Whether you are a stay-at-home parent or just taking some time off from work, that doesn’t mean you should take a break from saving for retirement. Did you know that a non-working spouse can make a tax deductible IRA contribution of up to $6,500 ($5,500 if under age 50)? There are only a few eligibility requirements for a non-working spouse to comply with to contribute to a spousal IRA.
The eligibility requirements for the spousal IRA are straightforward:
- Marital Status: Married
- Tax Filing Status: Married, filing jointly
- Earnings: Contributing spouse must have compensation/earned income that amounts to at least the amount annually contributed to the non-working spouse’s IRA. If the contributing spouse also has an IRA, annual compensation/earned income must exceed the combined contributions of the IRAs.
- Age: The non-working spouse must be under age 70 ½ during the year the contribution is made for a traditional IRA. There are no age restrictions on a Roth IRA for a non-working spouse.
Whether or not the contribution is tax deductible is dependent on the account type and the income of the working spouse as well as whether the working spouse is covered by a qualified retirement plan at work. For non-Roth IRAs, if the spouse is covered by an employer retirement plan, a full deduction can be taken as long as the modified adjusted gross income (AGI) of the married partners does not exceed $183,000. If the combined AGI is over $193,000, no deduction can be taken. Anything in between $183,000-$193,000, deductions are phased out so partial deductions can be taken.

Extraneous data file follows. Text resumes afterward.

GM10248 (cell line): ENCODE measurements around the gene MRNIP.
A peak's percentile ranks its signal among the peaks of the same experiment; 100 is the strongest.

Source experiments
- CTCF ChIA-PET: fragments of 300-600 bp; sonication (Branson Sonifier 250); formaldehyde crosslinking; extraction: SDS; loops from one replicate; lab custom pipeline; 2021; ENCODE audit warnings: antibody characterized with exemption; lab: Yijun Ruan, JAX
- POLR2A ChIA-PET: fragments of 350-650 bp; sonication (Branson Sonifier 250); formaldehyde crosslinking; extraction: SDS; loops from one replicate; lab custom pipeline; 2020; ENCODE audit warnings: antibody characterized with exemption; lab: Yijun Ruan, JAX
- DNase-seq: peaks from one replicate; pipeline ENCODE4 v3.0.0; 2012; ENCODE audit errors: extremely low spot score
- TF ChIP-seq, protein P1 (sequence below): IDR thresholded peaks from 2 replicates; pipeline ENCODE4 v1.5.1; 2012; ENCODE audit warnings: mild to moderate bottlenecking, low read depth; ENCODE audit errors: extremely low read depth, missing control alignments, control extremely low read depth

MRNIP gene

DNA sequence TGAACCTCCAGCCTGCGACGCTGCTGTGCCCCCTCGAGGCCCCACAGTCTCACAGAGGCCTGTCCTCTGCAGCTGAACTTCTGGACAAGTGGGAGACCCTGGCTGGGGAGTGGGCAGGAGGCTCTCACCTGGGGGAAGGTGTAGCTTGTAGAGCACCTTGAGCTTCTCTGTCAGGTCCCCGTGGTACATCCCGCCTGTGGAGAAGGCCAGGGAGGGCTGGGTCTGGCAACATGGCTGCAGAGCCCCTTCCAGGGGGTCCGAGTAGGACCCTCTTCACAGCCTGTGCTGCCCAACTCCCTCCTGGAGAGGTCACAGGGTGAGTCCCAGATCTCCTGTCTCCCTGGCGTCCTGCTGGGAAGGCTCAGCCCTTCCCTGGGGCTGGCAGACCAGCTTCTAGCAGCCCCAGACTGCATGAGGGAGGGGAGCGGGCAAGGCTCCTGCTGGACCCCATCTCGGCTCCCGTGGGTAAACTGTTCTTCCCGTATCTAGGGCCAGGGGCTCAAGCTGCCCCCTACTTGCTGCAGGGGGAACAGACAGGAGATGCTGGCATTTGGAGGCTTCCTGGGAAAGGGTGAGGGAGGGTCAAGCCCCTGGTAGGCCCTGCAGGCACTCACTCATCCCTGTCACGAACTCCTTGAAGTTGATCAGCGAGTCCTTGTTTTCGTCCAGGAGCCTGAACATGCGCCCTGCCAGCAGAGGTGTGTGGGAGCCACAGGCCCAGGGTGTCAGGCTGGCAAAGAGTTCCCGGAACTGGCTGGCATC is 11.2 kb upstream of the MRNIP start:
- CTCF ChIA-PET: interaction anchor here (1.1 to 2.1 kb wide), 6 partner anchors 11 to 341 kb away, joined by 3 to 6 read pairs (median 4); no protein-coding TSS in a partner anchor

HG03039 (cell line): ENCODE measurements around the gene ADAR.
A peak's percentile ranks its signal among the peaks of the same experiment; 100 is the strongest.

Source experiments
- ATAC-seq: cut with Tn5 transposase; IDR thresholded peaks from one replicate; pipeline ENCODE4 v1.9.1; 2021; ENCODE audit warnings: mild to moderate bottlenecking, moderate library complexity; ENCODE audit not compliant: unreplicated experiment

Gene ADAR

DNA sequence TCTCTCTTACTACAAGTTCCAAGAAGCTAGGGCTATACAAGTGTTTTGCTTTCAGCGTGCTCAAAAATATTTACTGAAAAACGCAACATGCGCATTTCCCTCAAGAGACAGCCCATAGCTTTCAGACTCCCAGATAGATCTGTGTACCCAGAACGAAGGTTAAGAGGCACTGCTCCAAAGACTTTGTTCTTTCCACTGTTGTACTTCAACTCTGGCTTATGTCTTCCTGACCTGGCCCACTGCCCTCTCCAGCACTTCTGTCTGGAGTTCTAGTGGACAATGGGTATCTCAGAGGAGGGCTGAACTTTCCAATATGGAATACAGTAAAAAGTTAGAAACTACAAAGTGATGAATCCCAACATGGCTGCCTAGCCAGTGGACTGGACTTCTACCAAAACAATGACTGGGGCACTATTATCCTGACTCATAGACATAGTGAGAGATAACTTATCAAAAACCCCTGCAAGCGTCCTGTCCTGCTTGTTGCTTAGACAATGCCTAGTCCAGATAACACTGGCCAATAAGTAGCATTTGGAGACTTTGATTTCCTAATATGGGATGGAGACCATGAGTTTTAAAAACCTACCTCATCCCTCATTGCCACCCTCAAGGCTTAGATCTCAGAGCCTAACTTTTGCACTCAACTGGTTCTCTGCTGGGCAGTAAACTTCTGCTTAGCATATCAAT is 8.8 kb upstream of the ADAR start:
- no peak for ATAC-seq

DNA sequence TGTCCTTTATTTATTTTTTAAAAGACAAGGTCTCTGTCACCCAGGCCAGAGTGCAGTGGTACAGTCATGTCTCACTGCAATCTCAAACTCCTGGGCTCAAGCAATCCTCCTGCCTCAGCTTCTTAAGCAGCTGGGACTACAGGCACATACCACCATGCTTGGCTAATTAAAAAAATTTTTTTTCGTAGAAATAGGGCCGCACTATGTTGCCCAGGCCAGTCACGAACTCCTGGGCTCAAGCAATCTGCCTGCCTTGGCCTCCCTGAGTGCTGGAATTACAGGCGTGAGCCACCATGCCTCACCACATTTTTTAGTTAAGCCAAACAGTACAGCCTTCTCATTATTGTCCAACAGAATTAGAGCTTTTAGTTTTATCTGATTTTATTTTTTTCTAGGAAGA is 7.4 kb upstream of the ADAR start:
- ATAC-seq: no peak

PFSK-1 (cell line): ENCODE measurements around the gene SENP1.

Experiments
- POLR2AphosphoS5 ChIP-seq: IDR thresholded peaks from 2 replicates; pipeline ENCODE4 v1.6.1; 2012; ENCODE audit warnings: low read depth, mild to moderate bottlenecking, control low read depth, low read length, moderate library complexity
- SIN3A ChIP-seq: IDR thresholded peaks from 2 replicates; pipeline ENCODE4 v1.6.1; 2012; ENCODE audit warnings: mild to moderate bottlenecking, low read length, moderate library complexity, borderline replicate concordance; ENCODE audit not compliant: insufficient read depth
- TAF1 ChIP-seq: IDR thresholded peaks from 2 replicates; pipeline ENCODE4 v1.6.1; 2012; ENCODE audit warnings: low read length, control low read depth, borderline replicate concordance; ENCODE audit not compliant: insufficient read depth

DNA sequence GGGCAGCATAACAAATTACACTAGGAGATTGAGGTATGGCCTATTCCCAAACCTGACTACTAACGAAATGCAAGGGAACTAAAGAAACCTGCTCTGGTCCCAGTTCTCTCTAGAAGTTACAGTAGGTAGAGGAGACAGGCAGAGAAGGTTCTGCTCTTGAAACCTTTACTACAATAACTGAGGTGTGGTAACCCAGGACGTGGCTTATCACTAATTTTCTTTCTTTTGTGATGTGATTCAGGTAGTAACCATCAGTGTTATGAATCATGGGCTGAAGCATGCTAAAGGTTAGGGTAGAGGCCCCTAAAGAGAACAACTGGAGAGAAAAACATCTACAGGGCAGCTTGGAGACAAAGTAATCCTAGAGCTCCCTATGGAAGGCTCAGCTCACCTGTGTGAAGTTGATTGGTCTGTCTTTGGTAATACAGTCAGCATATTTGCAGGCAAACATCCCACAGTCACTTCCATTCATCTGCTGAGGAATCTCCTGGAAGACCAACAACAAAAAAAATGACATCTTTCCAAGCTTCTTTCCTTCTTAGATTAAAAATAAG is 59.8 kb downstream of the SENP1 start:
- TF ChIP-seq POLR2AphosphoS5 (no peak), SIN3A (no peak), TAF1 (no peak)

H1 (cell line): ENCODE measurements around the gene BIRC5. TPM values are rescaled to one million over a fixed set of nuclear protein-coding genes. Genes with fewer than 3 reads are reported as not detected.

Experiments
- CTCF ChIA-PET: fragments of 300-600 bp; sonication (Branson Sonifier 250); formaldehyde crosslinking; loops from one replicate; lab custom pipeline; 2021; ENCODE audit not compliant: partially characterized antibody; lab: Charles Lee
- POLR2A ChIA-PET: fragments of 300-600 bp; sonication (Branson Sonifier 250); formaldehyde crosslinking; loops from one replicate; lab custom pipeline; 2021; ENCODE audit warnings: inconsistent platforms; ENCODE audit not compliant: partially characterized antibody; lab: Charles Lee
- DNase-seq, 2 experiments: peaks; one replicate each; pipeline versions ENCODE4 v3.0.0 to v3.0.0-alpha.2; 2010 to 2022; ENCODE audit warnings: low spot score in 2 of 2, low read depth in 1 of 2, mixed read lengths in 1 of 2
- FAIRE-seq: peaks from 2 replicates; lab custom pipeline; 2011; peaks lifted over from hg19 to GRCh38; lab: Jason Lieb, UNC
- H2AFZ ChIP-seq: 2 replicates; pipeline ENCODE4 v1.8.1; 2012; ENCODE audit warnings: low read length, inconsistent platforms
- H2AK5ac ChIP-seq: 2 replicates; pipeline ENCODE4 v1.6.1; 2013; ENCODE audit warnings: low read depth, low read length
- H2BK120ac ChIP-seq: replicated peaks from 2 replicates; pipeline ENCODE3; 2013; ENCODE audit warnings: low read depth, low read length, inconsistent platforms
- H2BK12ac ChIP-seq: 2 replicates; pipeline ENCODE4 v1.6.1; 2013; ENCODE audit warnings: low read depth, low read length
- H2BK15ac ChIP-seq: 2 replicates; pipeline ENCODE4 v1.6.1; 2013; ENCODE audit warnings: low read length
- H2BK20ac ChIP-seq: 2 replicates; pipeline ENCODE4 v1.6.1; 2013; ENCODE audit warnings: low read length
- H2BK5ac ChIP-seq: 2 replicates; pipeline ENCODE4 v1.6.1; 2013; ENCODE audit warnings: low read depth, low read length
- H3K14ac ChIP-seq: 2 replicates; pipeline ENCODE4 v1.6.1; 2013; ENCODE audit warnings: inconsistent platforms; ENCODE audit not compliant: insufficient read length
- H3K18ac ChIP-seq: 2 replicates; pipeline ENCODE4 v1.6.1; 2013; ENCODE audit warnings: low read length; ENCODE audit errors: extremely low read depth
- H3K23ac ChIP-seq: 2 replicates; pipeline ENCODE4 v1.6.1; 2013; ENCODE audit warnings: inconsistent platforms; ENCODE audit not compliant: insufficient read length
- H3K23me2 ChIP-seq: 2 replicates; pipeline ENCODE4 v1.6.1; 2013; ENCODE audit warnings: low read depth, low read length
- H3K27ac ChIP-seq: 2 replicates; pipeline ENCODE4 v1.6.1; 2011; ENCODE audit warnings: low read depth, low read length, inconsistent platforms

As always, it is best to consult with your tax advisor when determining how certain transactions affect your tax status. If you’re interested in setting up your spousal IRA, please contact Midland IRA At 239-333-1032.
Written by Brandon Hall, MBA, CISP, Director of IRA Operations, Midland IRA, Fort Myers, FL, 239-333-4912.